Heaven’s Not a Party Town?


On my walk yesterday, I finished listening to Henri Nouwen’s The Return of the Prodigal Son. It got me thinking about how God views the little triumphs so far and few between in His fallen world.

Why does this matter to me? There are two reasons. First, it matters because considering it is what I should do. Jesus’ parable of the Prodigal Son prompts us to compare ourselves not only with a prodigal or a resentful older brother, but also with a compassionate, generous, and joyful father. Nouwen spends the last third of his book driving that last point home.

A second reason why this matters is that it relates to my current state of mind. I wrote about this already in my commentary for “Beauty’s Time Tabled.” In the arc of my reflection on how evil has been manifest in my own life, the life of the Church, and the life of my nation, I have come to a significant point. Having fancied for some time that my thinking and my poetry might yield fruit beyond my own life, I have begun to dial down my hopes and expectations. The best I can realistically hope for is limited and isolated triumphs. That’s reality in a fallen world.

So how should I respond to this disillusionment? Does God’s joyful response to limited triumphs serve as a model for me?

Heaven is a Party Town

The Parable of the Prodigal Son is one of three parables that Luke puts together (in Luke 15): The Lost Sheep, The Lost Coin, and The Prodigal Son. A common element in the three parables is the joyful celebration. The shepherd, having brought home his one errant sheep “calls together his friends and his neighbors, saying to them, ‘Rejoice with me, for I have found my sheep which was lost!'” (Luke 15:6). Jesus, who knows well how Heaven is run continues,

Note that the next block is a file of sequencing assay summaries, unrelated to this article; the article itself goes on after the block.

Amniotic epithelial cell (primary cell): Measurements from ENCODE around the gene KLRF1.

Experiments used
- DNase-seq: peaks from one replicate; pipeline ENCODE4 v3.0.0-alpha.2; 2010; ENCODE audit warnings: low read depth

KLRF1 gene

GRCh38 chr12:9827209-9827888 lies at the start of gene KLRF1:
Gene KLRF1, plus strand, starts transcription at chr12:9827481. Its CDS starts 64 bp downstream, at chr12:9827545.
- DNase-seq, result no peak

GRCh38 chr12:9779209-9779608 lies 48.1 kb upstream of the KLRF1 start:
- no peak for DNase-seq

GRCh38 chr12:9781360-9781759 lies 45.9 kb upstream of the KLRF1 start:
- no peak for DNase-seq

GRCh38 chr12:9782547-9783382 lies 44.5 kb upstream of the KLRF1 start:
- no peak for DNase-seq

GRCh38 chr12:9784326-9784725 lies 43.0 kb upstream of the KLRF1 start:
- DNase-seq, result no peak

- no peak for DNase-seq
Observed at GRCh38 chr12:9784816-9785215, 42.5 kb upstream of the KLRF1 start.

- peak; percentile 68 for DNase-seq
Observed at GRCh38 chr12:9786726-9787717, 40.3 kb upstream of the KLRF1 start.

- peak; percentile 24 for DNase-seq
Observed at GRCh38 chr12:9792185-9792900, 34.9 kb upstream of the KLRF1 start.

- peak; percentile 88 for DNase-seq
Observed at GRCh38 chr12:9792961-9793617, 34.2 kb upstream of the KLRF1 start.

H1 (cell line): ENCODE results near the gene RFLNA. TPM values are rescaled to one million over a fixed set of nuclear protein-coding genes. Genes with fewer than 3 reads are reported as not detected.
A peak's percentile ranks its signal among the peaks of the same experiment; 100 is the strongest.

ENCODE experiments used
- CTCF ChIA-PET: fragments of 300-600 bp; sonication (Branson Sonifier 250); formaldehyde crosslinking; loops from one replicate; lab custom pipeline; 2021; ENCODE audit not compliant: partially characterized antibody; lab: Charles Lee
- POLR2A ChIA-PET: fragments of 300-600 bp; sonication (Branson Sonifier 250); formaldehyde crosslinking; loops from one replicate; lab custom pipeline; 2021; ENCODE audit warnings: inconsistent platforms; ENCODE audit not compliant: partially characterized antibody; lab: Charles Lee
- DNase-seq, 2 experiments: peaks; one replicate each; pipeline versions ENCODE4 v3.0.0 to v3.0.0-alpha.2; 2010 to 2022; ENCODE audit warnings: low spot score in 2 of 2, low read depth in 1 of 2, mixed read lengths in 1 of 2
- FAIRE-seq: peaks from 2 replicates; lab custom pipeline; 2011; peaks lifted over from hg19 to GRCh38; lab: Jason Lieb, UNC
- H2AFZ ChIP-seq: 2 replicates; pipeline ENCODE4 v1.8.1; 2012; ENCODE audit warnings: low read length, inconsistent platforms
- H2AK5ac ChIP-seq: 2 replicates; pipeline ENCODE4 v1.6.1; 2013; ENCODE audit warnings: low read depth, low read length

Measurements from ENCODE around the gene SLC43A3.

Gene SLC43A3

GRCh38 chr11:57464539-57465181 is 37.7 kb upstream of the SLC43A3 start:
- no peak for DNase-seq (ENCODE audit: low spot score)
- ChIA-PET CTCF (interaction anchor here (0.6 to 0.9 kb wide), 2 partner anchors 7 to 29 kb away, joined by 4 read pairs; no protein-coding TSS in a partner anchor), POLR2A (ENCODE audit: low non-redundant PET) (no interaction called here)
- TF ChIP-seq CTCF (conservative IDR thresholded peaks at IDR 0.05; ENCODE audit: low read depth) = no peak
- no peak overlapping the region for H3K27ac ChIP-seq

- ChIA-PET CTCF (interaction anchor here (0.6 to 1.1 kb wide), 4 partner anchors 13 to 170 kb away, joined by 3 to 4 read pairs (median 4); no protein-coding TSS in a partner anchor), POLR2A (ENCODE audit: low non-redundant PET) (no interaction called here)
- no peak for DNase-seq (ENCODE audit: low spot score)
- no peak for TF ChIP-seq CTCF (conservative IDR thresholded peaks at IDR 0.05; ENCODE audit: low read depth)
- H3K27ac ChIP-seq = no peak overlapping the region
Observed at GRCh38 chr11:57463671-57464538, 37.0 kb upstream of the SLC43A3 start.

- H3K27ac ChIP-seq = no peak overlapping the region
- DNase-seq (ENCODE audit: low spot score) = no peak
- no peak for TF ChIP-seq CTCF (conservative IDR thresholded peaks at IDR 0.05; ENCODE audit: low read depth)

I tell you that in the same way, there will be more joy in heaven over one sinner who repents than over ninety-nine righteous persons who need no repentance.

Luke 15: 7

When the woman finds her one lost coin, she likewise calls together friends for a party. And again, Jesus compares her response to the joyful response in Heaven:

I tell you, there is joy in the presence of the angels of God over one sinner who repents.

Luke 15:10

Then we get to the much longer Parable of the Prodigal Son. By now, we know to equate the earthly father’s response to God’s:

But we had to celebrate and rejoice, for this brother of yours was dead and has begun to live, and was lost and has been found.

Luke 15:32

If God and His angels celebrate small triumphs, can I? Will I? Or does everything have to work out just as I wish in order for me to be happy? Would I be a party pooper in Heaven?

The poem mocks my own severe view of things. Luke was severe. He clearly had high standards for our response to God. But he was careful to record what Jesus said about Heaven’s response to small triumphs: it’s a party town, where music and dancing can clearly be heard even by a resentful older brother standing outside.

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  1. Your commentary helped me understand your poem better. Have you read Randy Alcorn’s book called Heaven?

    1. Linda, I’m glad the commentary helped. I often wish that poets and other artists would help us better appreciate what they are trying to express. To be honest, Randy Alcorn’s “Heaven” is one of those books I know I STARTED, but don’t recall finishing. I do buy Alcorn’s concept of the restored physical, material earth as the eventual location of Heaven. In the poem, I picture current Heaven…actually a very rigid, resentful, and angry misrepresentation of it!

      Last year, I did finish his “Money, Possessions, and Eternity.” I highly recommend it. He writes with moral authority on the subject.

    1. Thanks, Scott. The trick is to stay caught up in my blog. The bigger trick is to write explanatory prose that is actually helpful, and not just as dense as the poetry!

  2. Just reread and there is much in these poems to chew on. This is good discussion material!

    “I long to see
    God’s gracious rule
    In my heart and in my world,
    Not just in Heaven above….”

    We can relate!

    1. Thanks, Scott. Since you are familiar with George MacDonald (particularly with Lilith), I bet you’ll hear him in the poem that I am set to publish tonight or tomorrow night: “The House of Sadness.”

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